Remember, your venue has a PSL because they trust all the people on it implicitly and can guarantee quality. It’s actually a really good thing.
Choose your entertainment
Band, DJ, nothing at all? It’s your call – but now is the time to do it.
Get wedding insurance
Yes, you need wedding insurance. Whilst we’d like to think that everything will run smoothly for your wedding, it doesn’t always. It very often does, but there are no guarantees. Wedding insurance won’t cost you much, won’t take long to do and the peace of mind is totally worth it.
Decide on a menu and a cake
Now you’ve chosen your caterer, you can choose a great menu. This is a great part of the process! Usually couples will review a choice of menus together and seek recommendations or input from the caterer as and when required before making a shortlist and going for a tasting. Spoiler alert: you probably won’t need much else to eat that day.
Find out what you need to hire in
Caterers generally provide packages so be sure to find out what’s included. If you need to hire in your own tables, chairs or other furniture, linen, cutlery or glassware, you’ll need to know about this early on so that you can get it secured.
You’ll also need to know if any drinks are included in your catering package. Many will include a welcome drink or a glass of fizz for the toast, but check, check and check again so that you can source your own drinks if needed.
Work out whether you need accommodation for yourselves, your wedding party or any guests who are travelling from afar to join you on the day.
Many couples book a block of rooms with one hotel, other provide nearby accommodation info with invitations so that guests can make arrangements if needed.
Start wedding dress shopping 9-12 months before the day
It seems a long way in advance to find an outfit, doesn’t it? But it’s essential. Most bridalwear stores will charge a ‘rush fee’ for anything within six months of your wedding day and you’ll want to ensure that you have enough time for a few fittings and alterations if needed. Most brides have two fittings a few months apart, but if you end up with a dress that you want to personalise or add things to, you may need some additional time. This accounts for any delays in the production, delivery and personalisation of your dress – and this is something brides don’t usually want to risk!
Have you ever wondered why wedding dresses are white?
Book your fittings right away
As soon as you’ve chosen and purchased (or paid a deposit for) your dress, book your fittings. Your bridal store may have a seamstress in-house or somebody that they can recommend, and they’ll be booked up well in advance. Be sure to get yourself in the diary ASAP.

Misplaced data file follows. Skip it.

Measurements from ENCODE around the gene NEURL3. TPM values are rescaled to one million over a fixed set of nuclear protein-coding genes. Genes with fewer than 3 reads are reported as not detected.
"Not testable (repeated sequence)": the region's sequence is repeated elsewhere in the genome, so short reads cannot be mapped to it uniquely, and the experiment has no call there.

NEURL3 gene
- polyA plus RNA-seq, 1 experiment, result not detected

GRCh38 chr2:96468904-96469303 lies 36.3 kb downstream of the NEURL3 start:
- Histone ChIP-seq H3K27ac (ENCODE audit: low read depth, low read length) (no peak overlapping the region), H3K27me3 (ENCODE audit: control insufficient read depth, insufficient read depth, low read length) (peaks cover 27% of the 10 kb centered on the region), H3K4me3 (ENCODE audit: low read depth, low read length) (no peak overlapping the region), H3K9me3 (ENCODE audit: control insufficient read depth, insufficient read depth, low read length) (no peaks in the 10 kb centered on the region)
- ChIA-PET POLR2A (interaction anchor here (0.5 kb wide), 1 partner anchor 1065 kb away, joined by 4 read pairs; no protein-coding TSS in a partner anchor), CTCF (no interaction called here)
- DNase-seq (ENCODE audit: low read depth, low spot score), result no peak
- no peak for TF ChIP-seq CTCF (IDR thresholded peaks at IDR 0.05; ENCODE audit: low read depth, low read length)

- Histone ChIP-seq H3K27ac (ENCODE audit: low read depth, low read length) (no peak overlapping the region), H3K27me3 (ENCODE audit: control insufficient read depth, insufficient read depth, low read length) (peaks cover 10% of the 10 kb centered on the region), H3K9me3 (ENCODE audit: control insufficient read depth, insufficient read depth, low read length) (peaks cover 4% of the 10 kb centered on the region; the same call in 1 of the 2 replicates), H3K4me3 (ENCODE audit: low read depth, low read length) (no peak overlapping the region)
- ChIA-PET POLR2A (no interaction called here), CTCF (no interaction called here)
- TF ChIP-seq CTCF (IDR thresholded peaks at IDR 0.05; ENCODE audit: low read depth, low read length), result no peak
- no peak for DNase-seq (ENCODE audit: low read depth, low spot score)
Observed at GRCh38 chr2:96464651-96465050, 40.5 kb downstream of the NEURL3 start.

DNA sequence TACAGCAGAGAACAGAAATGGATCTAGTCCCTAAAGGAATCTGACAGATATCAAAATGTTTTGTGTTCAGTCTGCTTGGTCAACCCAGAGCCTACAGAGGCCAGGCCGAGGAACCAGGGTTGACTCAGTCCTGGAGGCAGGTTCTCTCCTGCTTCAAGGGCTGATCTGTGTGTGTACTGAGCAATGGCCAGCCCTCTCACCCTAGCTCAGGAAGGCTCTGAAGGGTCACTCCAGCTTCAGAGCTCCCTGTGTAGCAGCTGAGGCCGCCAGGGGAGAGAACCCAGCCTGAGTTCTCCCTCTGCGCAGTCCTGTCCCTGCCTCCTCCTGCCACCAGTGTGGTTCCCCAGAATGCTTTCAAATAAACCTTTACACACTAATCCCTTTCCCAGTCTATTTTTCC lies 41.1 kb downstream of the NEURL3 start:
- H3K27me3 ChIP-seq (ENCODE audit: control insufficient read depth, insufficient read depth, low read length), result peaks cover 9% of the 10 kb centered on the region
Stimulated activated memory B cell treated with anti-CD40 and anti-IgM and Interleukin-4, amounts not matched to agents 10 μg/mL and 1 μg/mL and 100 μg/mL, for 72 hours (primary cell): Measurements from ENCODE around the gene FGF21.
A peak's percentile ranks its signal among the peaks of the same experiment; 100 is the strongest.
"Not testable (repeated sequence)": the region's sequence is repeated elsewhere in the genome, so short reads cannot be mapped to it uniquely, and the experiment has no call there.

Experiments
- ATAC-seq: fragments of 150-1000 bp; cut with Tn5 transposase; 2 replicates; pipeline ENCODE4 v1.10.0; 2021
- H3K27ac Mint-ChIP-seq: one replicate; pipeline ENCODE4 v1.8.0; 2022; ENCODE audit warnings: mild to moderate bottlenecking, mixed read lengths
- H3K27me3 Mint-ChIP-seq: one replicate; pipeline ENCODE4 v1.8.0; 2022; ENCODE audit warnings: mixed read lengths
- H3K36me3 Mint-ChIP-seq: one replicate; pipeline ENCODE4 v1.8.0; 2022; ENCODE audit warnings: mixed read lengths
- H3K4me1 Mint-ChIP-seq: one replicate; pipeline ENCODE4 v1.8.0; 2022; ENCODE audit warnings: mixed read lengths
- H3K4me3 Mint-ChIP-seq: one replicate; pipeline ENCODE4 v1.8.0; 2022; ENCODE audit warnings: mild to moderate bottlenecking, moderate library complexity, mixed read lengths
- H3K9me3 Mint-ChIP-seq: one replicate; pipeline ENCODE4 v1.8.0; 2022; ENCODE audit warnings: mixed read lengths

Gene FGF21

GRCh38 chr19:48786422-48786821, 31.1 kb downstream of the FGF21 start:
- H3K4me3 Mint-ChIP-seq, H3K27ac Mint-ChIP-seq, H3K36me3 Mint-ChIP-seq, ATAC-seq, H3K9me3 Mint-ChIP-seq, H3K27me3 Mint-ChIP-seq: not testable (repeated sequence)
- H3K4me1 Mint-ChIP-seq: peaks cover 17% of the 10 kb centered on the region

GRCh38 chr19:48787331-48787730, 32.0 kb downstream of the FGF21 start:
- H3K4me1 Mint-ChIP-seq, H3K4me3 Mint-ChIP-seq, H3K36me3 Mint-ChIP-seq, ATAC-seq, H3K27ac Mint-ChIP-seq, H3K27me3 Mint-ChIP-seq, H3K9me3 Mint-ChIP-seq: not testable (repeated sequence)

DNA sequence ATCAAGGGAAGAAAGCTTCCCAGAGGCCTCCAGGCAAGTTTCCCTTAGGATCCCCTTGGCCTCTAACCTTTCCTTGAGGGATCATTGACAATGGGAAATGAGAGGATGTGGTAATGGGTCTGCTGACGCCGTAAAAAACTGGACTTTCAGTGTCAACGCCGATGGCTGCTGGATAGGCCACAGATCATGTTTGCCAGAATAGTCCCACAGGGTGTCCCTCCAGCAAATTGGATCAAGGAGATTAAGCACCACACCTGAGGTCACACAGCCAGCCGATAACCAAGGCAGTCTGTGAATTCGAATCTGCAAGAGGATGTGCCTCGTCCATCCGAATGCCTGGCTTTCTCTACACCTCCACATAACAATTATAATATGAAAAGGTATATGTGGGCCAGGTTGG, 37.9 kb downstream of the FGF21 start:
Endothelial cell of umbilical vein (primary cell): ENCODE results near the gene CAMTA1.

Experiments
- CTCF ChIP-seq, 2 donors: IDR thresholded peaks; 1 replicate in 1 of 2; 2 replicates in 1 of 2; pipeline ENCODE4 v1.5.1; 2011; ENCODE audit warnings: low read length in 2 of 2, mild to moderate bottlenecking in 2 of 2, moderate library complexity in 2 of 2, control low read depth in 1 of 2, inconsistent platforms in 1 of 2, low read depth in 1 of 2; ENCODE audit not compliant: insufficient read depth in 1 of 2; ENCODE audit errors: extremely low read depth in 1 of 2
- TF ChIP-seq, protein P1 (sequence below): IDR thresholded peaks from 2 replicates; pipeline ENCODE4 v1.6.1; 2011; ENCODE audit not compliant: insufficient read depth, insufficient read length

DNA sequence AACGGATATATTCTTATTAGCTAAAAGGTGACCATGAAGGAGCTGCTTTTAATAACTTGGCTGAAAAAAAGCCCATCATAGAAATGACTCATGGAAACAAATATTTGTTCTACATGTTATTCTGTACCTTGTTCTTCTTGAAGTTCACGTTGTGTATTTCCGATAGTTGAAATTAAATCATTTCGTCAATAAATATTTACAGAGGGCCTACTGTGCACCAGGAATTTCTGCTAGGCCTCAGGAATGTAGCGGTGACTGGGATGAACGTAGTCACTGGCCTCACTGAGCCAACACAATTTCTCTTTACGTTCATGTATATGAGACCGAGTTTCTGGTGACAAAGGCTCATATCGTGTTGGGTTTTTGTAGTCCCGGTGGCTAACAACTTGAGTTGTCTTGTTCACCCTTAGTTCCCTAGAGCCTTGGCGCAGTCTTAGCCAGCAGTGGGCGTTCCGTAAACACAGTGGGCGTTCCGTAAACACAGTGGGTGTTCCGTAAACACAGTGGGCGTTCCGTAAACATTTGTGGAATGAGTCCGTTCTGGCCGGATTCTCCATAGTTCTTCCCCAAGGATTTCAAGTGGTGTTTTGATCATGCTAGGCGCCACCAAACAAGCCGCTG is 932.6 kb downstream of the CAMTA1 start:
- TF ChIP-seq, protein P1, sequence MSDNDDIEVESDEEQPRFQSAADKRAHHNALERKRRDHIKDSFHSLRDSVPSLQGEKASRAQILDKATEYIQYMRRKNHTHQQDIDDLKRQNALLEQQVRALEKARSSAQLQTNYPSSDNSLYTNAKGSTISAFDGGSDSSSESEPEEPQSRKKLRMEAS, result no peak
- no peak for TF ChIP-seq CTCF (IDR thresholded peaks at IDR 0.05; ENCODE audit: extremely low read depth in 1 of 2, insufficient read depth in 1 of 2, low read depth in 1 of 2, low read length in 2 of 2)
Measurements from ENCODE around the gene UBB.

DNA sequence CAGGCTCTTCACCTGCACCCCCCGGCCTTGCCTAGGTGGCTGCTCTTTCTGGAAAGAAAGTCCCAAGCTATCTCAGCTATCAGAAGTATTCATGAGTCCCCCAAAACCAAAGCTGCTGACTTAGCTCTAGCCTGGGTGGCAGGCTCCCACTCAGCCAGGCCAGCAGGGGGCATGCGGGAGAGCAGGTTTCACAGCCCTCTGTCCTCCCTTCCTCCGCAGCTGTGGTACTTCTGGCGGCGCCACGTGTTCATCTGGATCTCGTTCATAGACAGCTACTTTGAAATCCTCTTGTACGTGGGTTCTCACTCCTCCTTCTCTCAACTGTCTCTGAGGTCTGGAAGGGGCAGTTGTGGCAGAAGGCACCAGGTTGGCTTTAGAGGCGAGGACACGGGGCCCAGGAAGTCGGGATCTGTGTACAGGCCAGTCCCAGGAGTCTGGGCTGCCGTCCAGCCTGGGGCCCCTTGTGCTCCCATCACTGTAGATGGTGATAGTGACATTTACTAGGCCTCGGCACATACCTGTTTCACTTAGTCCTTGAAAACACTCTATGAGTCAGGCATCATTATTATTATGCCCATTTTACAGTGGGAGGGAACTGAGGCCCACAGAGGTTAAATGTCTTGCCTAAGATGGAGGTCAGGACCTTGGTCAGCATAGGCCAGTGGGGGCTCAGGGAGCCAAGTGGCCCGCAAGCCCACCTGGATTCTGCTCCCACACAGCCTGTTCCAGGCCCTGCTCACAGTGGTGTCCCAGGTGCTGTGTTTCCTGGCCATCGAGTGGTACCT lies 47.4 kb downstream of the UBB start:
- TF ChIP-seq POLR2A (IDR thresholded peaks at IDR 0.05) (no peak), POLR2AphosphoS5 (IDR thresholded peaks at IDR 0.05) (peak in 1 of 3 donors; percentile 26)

It’s also a good idea to work out where you’ll store your dress after you collect it. On the morning or the wedding (or even the night before) it’ll need to hang freely outside of its bag and we don’t want any peeping Groom (or peeping anyone) situations. Find out if a family member or someone in the wedding party can safely store the dress for you until the wedding – or some bridal stores will look after your dress for you, but there may be an additional charge.
Build a registry
Whether you’re going for a traditional gift registry, a honeymoon fund or a charity donation, you’ll need to know the details of this quite quickly. People will begin to ask about a wedding gift early on and you might want to include this information on your invites.
Choose stationary and send out save the dates
Traditionally, save the dates are sent out about six to eight months before the wedding but we think the more notice you can give your guests, the better. Especially if you’re planning a destination wedding, it gives people time to start thinking about their own arrangements in good time and prevents anybody booking a holiday over the time of your wedding before your invites go out.
Take a break
Planning a wedding is one of the most stressful things in a couple’s life – be sure to take breaks form it often. It’s OK to ask your loved ones for a break from wedding chat, or take some time to reconnect as a couple away from the ongoing stress of planning.
Generally the average wedding planning time is about 18-24 months, so that’s quite a long time to have something weighing on your shoulders!
Decide on whether to provide transport for your guests and make arrangements for this so that you can include it in your invitations and answer any questions that people have.